I made damn sure the bike fit me perfectly before I settled on it but I've been noticing that I have some shoulder pain after each ride. Could that be from overly reaching for the handlebars. The previous owner had put an extra long stem onit, which looks sweet, but yea. I also have the shorter stock stem.

  16. #16
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    Quote Originally Posted by w201 View Post
    I made damn sure the bike fit me perfectly before I settled on it but I've been noticing that I have some shoulder pain after each ride. Could that be from overly reaching for the handlebars. The previous owner had put an extra long stem on it, which looks sweet, but yea. I also have the shorter stock stem.
    Having it user friendly is paramount to the enjoyment so either try the shorter stem or haul it to a LBS and get assistance with fitment otherwise your experience will suck every time out.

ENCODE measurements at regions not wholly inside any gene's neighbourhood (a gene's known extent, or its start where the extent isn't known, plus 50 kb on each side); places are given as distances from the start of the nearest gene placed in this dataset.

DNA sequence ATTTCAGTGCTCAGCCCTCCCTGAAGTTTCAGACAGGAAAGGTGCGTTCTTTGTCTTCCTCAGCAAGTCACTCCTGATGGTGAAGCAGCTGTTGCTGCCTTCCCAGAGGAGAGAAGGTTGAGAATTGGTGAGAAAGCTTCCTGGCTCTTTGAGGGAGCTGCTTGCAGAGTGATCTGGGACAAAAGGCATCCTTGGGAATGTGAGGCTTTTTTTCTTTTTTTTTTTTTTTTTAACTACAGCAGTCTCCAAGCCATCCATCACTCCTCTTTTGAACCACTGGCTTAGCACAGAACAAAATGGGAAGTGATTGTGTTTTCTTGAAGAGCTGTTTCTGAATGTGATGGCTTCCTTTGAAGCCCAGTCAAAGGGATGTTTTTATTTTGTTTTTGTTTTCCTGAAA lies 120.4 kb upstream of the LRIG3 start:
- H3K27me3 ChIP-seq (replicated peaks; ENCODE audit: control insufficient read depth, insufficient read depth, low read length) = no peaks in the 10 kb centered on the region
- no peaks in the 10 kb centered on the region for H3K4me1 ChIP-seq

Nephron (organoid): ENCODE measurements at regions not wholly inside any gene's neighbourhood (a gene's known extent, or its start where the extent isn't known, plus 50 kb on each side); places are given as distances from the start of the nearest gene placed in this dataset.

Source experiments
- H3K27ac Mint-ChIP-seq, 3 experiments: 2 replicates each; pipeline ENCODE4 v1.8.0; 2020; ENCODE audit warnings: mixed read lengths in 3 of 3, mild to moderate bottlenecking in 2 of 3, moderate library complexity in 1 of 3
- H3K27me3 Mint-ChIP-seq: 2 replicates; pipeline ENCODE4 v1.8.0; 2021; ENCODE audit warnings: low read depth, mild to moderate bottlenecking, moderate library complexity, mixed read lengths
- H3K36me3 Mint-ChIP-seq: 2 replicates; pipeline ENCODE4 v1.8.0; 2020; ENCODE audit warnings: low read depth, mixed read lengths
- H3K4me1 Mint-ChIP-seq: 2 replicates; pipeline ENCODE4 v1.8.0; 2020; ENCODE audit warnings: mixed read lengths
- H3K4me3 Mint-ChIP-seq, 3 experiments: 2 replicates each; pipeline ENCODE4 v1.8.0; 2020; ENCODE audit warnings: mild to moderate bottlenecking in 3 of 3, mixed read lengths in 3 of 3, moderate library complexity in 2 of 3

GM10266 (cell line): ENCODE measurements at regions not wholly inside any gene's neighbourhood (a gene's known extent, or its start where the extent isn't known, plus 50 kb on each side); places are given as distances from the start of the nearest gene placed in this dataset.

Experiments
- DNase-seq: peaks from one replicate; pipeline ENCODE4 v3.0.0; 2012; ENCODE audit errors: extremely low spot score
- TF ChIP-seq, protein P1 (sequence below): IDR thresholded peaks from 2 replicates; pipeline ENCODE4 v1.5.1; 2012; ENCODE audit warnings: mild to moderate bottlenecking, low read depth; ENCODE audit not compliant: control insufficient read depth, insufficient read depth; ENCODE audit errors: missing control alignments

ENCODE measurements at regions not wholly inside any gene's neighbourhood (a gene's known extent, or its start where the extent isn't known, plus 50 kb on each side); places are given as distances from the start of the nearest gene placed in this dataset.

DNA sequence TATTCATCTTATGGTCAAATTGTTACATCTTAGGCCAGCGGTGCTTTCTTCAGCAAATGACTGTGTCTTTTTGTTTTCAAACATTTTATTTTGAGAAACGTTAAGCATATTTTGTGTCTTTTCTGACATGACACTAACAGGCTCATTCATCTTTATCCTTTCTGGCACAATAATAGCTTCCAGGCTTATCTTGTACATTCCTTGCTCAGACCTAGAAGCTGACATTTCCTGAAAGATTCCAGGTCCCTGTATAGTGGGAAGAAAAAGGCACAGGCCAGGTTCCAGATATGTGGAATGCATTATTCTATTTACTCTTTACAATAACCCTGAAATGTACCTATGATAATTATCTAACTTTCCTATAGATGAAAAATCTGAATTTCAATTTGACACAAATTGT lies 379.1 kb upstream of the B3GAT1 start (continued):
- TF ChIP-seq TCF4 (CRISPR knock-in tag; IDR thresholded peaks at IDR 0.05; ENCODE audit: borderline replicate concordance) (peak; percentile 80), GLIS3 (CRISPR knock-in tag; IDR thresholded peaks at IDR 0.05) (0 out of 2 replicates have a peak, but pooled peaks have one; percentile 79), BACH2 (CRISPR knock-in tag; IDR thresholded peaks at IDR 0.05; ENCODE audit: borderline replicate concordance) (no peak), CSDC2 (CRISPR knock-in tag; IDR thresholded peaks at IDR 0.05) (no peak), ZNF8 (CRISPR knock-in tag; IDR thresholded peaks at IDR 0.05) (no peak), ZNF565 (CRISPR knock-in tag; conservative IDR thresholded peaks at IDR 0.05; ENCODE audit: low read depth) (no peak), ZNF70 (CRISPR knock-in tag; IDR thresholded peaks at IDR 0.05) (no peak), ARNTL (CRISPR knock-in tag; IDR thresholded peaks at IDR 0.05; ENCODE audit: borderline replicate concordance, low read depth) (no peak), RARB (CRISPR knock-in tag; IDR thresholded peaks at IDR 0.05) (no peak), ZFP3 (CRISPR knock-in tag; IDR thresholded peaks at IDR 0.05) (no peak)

17. #17
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    Quote Originally Posted by nvphatty View Post
    Having it user friendly is paramount to the enjoyment so either try the shorter stem or haul it to a LBS and get assistance with fitment otherwise your experience will suck every time out.
    +1
    A fitment is a very good idea.

  18. #18
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    the good thing about being big and fat is that we go down faster.

    no matter what there will always be somebody faster, don't worry about it just try hard and have fun. that what being on the trail is all about, having fun.